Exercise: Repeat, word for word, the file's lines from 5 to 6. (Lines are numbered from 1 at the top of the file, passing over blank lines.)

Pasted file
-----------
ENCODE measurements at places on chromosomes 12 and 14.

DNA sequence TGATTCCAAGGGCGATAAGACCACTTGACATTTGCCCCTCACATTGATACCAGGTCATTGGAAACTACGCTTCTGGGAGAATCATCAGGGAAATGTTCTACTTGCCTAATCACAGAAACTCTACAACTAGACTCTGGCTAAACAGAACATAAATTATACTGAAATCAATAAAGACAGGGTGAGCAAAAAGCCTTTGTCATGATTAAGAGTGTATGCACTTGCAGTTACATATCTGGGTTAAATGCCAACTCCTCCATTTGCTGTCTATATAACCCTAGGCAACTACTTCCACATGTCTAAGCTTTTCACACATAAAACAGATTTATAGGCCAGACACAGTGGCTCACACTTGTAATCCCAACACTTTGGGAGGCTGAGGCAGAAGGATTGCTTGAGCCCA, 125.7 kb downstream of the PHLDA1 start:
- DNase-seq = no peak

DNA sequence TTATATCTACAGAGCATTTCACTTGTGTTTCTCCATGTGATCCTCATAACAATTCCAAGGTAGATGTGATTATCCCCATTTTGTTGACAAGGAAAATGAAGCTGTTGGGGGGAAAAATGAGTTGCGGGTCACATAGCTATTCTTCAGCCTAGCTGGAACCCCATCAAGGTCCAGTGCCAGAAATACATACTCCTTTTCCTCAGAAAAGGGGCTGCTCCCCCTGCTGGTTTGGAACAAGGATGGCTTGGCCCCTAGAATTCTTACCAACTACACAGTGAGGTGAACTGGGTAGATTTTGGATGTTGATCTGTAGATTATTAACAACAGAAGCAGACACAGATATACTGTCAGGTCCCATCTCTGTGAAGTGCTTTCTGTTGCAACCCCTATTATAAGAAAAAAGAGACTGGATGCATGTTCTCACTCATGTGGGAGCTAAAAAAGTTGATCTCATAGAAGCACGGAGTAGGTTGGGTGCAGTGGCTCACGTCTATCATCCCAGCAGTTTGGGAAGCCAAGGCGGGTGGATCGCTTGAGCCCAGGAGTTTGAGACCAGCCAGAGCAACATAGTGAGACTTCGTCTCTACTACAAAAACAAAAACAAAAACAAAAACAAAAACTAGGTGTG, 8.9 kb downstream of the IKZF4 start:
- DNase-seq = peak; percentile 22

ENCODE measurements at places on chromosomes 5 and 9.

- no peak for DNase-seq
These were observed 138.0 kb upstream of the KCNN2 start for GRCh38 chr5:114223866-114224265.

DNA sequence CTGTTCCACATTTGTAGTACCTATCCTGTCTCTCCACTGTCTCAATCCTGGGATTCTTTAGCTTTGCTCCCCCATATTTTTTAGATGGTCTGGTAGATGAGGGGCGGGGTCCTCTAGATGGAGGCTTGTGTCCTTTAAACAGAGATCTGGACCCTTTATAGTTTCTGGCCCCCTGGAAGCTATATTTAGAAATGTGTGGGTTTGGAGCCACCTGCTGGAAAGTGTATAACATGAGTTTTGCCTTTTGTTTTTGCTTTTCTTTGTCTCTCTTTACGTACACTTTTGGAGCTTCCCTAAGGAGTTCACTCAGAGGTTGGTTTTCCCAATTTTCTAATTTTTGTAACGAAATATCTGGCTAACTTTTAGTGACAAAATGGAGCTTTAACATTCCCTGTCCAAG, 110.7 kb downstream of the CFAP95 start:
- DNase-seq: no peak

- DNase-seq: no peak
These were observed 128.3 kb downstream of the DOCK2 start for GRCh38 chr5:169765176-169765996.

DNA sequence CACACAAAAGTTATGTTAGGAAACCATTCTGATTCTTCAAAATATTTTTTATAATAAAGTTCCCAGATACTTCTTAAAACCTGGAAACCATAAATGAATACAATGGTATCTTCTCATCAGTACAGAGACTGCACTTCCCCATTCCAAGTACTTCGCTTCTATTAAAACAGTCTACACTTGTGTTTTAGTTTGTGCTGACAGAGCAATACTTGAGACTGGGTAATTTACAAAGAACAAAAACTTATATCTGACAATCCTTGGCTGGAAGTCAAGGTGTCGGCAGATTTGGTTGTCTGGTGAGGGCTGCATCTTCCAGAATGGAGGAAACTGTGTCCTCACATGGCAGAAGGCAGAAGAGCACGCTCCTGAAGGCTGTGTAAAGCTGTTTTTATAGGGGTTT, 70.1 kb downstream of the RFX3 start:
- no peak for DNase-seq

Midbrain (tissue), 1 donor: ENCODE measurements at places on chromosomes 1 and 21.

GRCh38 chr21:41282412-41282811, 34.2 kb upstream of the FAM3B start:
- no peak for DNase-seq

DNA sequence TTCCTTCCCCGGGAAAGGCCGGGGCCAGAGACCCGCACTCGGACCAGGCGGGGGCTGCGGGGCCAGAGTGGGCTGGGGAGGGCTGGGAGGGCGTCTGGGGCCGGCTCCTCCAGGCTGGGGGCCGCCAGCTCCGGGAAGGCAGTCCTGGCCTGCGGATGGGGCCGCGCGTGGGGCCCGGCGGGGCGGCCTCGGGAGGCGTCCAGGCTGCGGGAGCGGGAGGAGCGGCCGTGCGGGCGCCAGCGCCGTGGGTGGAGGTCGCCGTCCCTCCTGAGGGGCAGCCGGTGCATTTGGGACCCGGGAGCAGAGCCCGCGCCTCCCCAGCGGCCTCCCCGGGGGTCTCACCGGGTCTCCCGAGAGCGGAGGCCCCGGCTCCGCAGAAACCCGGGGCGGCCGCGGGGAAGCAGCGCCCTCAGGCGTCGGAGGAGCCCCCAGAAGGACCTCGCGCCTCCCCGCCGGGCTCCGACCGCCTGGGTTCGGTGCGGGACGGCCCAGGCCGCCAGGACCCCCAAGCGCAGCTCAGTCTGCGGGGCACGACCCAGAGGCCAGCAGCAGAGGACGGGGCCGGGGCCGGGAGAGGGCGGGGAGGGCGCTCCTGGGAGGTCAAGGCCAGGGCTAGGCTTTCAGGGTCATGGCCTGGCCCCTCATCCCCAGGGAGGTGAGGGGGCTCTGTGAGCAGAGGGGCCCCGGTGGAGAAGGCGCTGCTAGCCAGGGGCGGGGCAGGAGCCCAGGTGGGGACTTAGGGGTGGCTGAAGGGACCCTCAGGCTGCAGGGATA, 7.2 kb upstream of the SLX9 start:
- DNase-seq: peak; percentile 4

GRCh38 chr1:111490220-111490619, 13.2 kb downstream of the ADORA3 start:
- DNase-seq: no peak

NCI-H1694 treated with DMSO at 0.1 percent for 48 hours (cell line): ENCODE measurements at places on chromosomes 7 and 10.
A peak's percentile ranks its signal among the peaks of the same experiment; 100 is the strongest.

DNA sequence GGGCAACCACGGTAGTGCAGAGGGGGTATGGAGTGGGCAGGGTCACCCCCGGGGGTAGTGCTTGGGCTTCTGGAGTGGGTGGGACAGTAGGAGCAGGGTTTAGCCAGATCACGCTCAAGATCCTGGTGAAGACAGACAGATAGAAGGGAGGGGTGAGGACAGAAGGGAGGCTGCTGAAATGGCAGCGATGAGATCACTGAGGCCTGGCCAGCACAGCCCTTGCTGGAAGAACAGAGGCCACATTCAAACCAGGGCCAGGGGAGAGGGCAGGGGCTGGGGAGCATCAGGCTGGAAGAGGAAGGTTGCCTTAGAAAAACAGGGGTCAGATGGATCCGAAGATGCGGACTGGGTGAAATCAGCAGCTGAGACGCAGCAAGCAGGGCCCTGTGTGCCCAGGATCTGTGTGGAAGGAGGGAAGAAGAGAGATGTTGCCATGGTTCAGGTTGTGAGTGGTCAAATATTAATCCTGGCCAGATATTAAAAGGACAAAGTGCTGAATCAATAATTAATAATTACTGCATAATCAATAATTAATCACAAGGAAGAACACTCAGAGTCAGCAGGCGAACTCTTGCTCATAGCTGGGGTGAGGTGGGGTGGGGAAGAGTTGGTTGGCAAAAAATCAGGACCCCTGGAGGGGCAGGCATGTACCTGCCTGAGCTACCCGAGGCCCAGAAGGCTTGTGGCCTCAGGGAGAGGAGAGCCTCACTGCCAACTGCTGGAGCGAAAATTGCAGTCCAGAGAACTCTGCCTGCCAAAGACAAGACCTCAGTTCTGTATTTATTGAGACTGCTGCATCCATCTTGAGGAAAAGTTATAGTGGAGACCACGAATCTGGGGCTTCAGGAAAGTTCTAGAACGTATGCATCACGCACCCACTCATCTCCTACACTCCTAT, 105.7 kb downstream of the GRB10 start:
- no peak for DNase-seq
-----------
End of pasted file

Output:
- DNase-seq = peak; percentile 22

ENCODE measurements at places on chromosomes 5 and 9.